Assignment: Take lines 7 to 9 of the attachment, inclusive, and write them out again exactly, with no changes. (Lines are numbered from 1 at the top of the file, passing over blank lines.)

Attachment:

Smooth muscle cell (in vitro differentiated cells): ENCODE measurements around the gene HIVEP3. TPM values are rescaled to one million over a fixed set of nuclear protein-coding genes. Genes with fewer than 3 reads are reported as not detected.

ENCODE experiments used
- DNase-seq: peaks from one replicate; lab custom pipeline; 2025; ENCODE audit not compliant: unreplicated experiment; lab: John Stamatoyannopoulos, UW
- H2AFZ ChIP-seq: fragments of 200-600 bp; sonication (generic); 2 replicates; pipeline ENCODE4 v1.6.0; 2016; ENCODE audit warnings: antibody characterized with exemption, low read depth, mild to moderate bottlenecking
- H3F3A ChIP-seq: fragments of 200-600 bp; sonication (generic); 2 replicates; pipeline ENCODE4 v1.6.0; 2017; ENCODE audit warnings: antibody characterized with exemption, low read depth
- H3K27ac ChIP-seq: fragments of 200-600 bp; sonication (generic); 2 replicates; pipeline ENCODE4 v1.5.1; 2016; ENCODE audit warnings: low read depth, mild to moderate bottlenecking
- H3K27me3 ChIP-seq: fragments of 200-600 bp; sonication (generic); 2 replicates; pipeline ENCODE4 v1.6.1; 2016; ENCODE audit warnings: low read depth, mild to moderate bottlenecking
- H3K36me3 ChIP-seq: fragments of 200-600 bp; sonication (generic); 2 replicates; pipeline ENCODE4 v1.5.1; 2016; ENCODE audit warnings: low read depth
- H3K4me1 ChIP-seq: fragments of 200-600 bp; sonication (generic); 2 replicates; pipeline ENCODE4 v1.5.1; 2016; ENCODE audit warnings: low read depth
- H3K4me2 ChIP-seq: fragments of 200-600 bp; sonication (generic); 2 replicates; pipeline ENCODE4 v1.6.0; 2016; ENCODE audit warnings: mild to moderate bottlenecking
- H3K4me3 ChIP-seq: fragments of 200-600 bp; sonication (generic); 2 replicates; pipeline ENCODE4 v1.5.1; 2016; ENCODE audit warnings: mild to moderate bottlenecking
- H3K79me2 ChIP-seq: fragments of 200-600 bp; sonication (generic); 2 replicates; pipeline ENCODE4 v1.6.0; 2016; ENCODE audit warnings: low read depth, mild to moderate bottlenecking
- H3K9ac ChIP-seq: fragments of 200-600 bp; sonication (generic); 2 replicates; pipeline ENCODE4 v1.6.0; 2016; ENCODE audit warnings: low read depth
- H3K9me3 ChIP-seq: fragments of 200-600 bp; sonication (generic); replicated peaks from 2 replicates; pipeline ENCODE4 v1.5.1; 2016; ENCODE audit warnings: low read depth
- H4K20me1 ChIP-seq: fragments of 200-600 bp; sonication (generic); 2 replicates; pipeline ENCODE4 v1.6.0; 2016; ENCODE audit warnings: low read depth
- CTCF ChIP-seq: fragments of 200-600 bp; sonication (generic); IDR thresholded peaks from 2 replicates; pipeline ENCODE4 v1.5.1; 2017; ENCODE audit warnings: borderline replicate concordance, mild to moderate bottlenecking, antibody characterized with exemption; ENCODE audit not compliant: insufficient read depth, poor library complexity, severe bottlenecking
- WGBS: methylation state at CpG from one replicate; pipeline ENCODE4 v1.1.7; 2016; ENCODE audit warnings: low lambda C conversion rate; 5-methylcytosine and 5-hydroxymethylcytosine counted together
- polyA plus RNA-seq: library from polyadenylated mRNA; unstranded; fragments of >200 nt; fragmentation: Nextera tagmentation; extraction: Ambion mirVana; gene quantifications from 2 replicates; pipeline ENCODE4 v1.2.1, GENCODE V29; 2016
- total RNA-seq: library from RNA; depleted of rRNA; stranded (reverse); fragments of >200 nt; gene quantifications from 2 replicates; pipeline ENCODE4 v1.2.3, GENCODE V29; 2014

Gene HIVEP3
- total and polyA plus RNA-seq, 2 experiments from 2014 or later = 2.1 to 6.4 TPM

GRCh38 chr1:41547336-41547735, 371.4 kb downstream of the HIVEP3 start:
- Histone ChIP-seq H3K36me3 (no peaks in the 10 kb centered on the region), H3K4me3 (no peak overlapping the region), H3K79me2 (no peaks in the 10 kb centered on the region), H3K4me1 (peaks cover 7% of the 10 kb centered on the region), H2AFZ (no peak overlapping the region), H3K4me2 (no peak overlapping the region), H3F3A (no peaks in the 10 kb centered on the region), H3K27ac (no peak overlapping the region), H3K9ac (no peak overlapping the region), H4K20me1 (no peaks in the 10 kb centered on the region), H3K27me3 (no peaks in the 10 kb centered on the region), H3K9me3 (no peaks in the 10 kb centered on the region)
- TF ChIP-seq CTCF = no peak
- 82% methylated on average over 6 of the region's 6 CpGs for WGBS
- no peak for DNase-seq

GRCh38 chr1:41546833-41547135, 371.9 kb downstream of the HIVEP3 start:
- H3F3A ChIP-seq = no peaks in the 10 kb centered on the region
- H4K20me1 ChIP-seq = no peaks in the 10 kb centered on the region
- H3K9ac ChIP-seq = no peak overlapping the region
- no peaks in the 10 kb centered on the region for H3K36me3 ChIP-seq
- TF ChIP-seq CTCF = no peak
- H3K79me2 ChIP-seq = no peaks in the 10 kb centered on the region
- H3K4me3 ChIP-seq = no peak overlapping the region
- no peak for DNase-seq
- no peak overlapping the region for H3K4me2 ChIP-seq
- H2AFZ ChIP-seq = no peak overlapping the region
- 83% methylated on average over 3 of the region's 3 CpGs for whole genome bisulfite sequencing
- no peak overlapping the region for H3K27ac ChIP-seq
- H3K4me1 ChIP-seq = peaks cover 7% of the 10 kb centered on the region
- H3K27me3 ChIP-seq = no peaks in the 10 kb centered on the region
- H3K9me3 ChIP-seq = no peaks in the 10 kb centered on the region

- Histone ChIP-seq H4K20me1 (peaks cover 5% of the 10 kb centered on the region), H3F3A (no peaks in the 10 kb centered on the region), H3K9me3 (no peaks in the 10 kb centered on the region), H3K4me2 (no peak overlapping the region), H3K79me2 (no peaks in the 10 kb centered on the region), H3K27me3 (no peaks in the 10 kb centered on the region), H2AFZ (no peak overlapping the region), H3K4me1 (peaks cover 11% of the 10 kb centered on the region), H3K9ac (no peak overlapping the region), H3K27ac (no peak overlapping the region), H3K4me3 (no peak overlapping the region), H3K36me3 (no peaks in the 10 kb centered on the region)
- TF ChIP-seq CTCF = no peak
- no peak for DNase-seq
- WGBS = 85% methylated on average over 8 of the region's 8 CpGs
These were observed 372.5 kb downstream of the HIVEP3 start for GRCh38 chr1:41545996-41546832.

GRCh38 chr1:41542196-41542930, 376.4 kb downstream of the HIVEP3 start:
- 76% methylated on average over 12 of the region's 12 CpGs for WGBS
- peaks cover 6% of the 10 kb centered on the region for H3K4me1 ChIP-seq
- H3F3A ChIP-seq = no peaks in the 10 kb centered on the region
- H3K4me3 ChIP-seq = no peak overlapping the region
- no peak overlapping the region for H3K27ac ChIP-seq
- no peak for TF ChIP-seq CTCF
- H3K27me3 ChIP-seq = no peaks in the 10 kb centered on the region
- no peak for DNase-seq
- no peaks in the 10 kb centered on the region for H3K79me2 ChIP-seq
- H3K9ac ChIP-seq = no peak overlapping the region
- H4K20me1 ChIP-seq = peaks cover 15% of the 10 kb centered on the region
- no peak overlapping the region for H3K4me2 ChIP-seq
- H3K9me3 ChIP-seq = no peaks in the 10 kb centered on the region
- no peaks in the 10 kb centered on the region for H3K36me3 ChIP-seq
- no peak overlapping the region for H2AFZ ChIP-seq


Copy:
- H3K27me3 ChIP-seq: fragments of 200-600 bp; sonication (generic); 2 replicates; pipeline ENCODE4 v1.6.1; 2016; ENCODE audit warnings: low read depth, mild to moderate bottlenecking
- H3K36me3 ChIP-seq: fragments of 200-600 bp; sonication (generic); 2 replicates; pipeline ENCODE4 v1.5.1; 2016; ENCODE audit warnings: low read depth
- H3K4me1 ChIP-seq: fragments of 200-600 bp; sonication (generic); 2 replicates; pipeline ENCODE4 v1.5.1; 2016; ENCODE audit warnings: low read depth